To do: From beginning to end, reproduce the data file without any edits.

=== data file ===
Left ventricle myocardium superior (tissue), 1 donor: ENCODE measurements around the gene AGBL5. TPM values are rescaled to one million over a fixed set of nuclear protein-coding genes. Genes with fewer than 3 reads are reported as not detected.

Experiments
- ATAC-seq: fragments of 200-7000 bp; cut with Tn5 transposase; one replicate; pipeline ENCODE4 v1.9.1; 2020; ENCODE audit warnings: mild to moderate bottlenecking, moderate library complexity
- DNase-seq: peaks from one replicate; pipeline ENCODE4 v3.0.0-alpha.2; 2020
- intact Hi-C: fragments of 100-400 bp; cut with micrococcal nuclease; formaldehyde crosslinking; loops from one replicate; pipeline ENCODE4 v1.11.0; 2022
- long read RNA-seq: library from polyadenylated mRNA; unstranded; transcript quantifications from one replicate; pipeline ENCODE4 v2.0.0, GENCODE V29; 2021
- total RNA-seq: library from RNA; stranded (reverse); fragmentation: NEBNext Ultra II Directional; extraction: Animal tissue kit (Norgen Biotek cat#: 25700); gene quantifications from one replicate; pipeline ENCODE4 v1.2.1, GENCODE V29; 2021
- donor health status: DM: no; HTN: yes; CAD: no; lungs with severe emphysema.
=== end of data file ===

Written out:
Left ventricle myocardium superior (tissue), 1 donor: ENCODE measurements around the gene AGBL5. TPM values are rescaled to one million over a fixed set of nuclear protein-coding genes. Genes with fewer than 3 reads are reported as not detected.

Experiments
- ATAC-seq: fragments of 200-7000 bp; cut with Tn5 transposase; one replicate; pipeline ENCODE4 v1.9.1; 2020; ENCODE audit warnings: mild to moderate bottlenecking, moderate library complexity
- DNase-seq: peaks from one replicate; pipeline ENCODE4 v3.0.0-alpha.2; 2020
- intact Hi-C: fragments of 100-400 bp; cut with micrococcal nuclease; formaldehyde crosslinking; loops from one replicate; pipeline ENCODE4 v1.11.0; 2022
- long read RNA-seq: library from polyadenylated mRNA; unstranded; transcript quantifications from one replicate; pipeline ENCODE4 v2.0.0, GENCODE V29; 2021
- total RNA-seq: library from RNA; stranded (reverse); fragmentation: NEBNext Ultra II Directional; extraction: Animal tissue kit (Norgen Biotek cat#: 25700); gene quantifications from one replicate; pipeline ENCODE4 v1.2.1, GENCODE V29; 2021
- donor health status: DM: no; HTN: yes; CAD: no; lungs with severe emphysema.